Transportation Factoids

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Did You Know?

George Washington is considered by many to be the nation’s first engineer due to his survey work.

The word “engineer” is derived from Latin words that mean “to contrive, devise” and “cleverness.”

The Hyperloop—a new transportation concept proposed by billionaire entrepreneur Elon Musk—would transport passengers in pressurized capsules that float on a cushion of air, and could reach top speeds of nearly 800 mph. Taking the Hyperloop, which is currently in the early stages of development and testing, passengers could travel from Los Angeles to the San Francisco Bay Area in only 35 minutes.

For every 1,000 people in the U.S., there are about 800 motor vehicles.

The nation has about 3.9 million miles of roads and highways.

The economic cost of congestion on America’s major urban highways due to wasted time and fuel is estimated at $101 billion annually.

The first electric car was built in 1884. In 1900, nearly half of American automobiles were powered by steam, 38% by electricity, and 22% by gasoline.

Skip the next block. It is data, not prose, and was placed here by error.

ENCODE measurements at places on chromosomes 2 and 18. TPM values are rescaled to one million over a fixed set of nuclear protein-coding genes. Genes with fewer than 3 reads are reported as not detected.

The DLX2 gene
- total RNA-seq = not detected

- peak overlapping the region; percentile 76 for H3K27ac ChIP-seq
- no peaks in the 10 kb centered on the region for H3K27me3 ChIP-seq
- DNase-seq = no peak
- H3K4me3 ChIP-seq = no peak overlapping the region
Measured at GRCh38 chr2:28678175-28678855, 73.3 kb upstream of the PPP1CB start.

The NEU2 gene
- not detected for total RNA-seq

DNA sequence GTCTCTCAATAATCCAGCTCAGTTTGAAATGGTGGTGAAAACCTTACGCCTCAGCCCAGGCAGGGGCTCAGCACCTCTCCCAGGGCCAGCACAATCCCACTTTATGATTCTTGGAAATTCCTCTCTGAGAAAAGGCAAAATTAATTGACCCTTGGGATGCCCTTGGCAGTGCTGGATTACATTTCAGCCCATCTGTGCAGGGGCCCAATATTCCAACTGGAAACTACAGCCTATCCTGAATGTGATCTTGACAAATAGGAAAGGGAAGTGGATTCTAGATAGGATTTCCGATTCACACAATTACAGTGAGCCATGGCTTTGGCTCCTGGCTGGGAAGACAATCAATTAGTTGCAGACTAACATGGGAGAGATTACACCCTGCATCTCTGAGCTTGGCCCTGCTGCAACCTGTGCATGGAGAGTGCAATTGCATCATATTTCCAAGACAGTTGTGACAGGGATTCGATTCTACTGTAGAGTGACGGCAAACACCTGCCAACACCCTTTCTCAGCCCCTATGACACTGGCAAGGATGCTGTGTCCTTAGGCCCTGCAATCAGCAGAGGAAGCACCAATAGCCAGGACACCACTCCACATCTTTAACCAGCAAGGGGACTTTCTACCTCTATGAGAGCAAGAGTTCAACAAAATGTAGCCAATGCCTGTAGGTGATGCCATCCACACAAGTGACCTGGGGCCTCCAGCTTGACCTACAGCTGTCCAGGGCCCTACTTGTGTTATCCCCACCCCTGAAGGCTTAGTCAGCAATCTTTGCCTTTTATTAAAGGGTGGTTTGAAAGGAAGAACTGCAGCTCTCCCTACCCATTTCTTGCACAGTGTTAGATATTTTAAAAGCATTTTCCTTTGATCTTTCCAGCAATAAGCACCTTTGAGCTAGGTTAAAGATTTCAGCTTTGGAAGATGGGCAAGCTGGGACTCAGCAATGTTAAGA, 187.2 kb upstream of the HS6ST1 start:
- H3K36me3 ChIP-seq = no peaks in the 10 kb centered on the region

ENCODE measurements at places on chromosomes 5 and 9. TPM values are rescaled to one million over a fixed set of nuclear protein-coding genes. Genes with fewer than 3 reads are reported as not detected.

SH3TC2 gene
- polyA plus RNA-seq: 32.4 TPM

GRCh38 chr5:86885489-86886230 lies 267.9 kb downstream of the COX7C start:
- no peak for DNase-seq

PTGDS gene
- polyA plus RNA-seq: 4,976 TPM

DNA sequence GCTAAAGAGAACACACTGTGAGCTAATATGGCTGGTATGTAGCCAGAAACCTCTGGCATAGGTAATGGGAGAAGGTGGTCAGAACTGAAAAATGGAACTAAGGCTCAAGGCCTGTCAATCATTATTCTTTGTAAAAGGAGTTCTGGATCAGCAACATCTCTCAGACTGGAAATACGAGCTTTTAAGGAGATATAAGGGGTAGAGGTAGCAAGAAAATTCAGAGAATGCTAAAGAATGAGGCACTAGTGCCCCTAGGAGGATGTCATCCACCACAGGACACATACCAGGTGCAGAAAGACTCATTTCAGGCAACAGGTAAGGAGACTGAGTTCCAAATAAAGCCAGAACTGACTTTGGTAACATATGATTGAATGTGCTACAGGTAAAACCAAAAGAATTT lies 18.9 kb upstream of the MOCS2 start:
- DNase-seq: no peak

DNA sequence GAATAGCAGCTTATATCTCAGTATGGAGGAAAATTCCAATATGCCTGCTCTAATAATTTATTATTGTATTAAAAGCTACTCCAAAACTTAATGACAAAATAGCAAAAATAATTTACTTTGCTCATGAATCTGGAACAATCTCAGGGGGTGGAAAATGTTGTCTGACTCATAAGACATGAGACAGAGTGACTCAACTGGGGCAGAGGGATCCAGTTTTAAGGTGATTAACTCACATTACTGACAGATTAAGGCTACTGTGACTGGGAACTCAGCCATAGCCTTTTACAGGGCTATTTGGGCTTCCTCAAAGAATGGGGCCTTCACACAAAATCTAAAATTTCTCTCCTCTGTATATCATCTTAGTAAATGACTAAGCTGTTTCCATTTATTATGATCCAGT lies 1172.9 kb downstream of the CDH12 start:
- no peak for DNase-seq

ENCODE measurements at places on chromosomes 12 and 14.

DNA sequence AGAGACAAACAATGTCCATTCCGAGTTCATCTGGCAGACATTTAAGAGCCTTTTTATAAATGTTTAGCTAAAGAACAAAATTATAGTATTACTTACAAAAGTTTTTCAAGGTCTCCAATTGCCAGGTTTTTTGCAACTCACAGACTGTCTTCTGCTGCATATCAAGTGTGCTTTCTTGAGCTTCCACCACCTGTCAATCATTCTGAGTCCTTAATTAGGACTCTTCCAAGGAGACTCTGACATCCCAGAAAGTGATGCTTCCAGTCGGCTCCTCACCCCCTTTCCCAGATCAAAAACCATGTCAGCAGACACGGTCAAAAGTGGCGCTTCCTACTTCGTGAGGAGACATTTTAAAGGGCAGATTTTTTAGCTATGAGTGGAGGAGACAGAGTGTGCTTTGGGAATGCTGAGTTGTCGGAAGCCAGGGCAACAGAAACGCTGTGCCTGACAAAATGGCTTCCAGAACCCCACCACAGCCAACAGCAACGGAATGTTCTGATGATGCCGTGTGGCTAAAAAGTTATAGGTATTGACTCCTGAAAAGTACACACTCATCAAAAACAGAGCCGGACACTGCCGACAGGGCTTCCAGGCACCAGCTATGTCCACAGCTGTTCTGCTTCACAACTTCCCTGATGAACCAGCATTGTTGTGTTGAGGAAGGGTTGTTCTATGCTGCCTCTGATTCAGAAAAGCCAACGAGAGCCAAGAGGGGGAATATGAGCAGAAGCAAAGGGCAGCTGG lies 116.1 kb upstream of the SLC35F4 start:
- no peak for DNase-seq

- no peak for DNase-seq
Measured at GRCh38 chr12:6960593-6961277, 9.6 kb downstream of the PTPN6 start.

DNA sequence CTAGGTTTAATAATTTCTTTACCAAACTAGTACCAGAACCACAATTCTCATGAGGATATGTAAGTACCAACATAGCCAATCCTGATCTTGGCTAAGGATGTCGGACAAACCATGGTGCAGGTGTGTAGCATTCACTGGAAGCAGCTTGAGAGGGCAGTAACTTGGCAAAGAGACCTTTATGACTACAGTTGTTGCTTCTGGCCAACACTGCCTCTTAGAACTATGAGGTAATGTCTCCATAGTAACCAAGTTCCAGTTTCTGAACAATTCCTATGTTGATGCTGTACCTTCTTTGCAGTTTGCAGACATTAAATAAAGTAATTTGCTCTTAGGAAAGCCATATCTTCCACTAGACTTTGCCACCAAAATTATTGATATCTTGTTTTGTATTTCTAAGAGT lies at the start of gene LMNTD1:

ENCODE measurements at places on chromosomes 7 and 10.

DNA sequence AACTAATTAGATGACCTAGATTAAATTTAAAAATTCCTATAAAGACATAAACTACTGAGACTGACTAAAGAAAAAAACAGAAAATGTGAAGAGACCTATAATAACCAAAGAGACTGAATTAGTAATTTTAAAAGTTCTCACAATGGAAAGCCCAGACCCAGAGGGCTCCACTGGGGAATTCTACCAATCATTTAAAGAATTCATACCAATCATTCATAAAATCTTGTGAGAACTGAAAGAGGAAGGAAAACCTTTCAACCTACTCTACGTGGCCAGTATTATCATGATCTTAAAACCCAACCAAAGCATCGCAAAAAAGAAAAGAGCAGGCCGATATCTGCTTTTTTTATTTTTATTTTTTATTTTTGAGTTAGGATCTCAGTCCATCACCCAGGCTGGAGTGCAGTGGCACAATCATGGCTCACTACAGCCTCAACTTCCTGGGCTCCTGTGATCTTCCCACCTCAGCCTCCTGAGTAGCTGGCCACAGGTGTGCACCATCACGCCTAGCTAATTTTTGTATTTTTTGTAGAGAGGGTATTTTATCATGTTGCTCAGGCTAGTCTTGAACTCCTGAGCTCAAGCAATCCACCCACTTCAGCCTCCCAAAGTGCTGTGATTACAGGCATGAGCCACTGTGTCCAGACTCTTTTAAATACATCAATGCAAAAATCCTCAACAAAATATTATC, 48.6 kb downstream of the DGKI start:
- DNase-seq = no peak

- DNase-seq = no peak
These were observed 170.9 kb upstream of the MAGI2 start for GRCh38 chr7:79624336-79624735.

In gasoline-powered vehicles, only about 15% of the energy from fuel in the tank is used to move the car down the road. The rest of the energy is lost due to engine inefficiency, idling, and other factors.

The length of a yellow traffic signal before turning red is determined using a formula that figures in stopping distance and driver reaction time. The timing of a yellow light varies in different cities, but is usually between three and six seconds.

About one in nine of the nation’s bridges are rated as structurally deficient, while the average age of the nation’s bridges is about 42 years.

According to the Federal Aviation Administration, the annual cost of airport delays and congestion in 2012 was nearly $22 billion.

Aaron Mack
Fast Forward: Volume 2: Issue 1 - Highway